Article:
The feeling of anxiousness is a normal reaction to a stressful situation, a natural defense mechanism we use to protect ourselves in potentially awkward dangerous situations.
However, anxiety can become a disorder when our “internal panic clocks” become rewired, causing us to feel anxious all the time, to the point that it interferes with our daily lives.
Anxiety disorders are the most common mental illness in the U.S., affecting 40 million adults in the United States age 18 and older, or 18.1% of the population every year.
Treatment for anxiety disorders revolves around reducing or eliminating the underlying triggers and stress associated with the anxiety disorder. This is a highly treatable mental health condition and is best done with a combination of medication, psychotherapy, and the development of healthy coping skills. Untreated anxiety disorders can cause significant impairment in everyday life and can potentially result in worsening psychiatric conditions, self-harm behavior, and even suicidal ideations.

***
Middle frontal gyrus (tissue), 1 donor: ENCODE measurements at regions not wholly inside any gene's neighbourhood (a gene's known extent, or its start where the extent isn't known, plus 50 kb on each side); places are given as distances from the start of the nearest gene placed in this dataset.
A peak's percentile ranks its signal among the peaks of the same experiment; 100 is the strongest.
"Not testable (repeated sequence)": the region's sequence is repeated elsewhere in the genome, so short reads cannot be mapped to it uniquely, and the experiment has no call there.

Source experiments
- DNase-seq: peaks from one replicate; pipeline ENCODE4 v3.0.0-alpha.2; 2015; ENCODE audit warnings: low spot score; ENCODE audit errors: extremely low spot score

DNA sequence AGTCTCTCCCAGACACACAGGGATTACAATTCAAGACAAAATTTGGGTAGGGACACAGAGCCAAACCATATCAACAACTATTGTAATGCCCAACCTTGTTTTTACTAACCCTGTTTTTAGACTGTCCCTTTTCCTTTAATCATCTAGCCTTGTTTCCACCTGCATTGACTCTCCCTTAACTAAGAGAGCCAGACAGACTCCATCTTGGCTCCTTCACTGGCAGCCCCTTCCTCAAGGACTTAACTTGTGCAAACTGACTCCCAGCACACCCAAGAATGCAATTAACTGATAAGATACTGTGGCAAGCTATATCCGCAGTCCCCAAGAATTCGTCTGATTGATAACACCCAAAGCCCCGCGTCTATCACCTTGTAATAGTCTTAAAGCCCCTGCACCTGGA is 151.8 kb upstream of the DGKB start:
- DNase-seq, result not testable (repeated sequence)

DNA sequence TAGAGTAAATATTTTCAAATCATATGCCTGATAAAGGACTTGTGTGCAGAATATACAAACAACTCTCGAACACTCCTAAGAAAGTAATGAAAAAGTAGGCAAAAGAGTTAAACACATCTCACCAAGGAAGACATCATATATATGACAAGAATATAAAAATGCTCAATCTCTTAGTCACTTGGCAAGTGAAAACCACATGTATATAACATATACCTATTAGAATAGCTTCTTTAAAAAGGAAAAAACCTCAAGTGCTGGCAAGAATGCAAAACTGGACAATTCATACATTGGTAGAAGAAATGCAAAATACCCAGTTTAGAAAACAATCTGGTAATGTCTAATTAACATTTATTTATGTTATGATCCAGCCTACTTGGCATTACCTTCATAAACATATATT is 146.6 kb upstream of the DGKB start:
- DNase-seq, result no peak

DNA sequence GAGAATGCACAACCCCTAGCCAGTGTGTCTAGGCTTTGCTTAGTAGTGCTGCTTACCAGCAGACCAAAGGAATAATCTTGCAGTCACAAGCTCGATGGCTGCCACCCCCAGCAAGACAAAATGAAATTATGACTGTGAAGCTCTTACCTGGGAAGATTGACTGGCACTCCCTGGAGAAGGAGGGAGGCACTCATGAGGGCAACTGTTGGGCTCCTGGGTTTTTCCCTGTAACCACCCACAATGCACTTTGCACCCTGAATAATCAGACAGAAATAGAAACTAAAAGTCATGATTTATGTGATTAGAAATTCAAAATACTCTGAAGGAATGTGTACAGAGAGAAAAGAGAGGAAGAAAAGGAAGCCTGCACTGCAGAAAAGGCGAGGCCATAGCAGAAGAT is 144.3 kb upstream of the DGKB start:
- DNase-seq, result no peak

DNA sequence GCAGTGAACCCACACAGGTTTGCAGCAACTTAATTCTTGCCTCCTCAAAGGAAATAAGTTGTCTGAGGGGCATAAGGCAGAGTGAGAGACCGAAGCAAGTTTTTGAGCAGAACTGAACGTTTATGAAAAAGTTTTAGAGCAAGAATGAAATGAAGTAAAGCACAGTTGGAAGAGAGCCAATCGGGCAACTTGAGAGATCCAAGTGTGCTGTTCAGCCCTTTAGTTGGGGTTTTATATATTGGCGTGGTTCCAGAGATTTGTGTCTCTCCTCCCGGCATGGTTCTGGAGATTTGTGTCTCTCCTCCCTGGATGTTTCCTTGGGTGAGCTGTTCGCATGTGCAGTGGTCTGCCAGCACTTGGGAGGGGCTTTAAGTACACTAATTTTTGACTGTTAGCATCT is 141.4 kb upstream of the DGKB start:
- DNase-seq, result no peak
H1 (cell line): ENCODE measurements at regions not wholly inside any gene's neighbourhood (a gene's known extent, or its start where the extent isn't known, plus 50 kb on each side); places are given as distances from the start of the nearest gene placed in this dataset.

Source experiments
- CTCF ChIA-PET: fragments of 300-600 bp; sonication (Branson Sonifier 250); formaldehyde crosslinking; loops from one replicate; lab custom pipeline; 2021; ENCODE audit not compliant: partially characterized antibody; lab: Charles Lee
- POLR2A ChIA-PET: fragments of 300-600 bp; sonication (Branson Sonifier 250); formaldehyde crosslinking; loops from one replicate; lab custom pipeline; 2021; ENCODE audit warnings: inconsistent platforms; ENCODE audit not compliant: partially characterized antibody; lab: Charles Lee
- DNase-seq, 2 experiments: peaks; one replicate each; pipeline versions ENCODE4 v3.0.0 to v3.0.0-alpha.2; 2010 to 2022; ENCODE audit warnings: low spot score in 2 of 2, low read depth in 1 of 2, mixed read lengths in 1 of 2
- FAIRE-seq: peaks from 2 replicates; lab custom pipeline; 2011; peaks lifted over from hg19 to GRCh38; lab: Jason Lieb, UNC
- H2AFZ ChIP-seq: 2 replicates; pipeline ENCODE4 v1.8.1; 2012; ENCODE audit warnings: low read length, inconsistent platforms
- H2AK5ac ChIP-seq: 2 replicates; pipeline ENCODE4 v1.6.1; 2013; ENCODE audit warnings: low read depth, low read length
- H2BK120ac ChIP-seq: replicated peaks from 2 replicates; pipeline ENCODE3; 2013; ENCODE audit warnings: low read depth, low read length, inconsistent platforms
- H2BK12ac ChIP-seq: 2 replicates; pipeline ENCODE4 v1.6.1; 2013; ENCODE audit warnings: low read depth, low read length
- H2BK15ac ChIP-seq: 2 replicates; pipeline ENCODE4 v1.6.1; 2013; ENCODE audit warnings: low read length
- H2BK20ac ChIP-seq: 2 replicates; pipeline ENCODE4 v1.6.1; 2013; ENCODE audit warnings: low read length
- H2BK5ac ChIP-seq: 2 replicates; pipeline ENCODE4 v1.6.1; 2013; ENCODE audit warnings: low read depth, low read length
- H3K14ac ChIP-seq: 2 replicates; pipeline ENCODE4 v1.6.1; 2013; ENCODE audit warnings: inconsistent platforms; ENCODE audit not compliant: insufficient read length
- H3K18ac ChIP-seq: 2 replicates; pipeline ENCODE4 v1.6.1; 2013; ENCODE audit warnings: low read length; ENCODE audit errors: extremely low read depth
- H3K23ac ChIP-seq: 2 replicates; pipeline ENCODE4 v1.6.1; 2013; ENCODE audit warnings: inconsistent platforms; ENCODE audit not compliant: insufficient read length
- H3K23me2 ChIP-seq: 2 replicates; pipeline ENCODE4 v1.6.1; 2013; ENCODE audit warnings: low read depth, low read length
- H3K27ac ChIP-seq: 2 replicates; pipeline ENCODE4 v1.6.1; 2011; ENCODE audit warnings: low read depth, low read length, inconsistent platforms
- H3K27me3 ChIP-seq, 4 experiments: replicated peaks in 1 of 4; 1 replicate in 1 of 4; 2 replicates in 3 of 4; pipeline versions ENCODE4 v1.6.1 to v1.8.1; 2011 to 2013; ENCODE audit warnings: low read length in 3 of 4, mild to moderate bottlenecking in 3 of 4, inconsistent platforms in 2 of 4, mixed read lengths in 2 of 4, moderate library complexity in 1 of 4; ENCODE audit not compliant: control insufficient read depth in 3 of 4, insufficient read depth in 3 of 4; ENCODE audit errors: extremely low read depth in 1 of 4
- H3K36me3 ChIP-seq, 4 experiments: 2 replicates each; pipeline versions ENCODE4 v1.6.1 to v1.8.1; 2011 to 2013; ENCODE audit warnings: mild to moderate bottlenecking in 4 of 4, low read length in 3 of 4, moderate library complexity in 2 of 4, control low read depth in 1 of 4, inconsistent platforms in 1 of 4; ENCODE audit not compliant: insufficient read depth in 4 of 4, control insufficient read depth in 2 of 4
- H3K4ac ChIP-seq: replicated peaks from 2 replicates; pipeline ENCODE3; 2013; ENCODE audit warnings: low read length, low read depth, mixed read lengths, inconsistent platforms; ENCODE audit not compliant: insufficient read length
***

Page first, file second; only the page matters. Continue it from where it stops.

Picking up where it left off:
AKUA Mind and Body is a full-service treatment program that offers a wide range of “east meets west” treatment modalities for many different populations struggling with anxiety and other mental health and substance use disorders. We offer both intensive inpatient programs as well as outpatient treatment. AKUA Mind & Body works diligently with each client and their family to ensure that their anxiety disorder treatment plan is specifically tailored to their needs, and not just their disorder.
When individuals think of the term “anxiety disorder” they often are referring to generalized anxiety disorder (GAD). Generalized anxiety disorder is the most common subtype of anxiety and is characterized by excessive worry over mundane regular occurrences that usually do not produce fear in the general population. This worrying is nearly impossible to control, and symptoms must be present daily for a minimum of six months.
Social anxiety disorder commonly referred to as social phobia is an excessive fear of “social performances” that puts the individual at risk of being scrutinized by others. Social anxiety is triggered by trivial, everyday tasks such as filling out forms with people around, conversing with new people, making eye contact, ordering a meal in a restaurant, using a public restroom, walking into a crowded room, or speaking in public.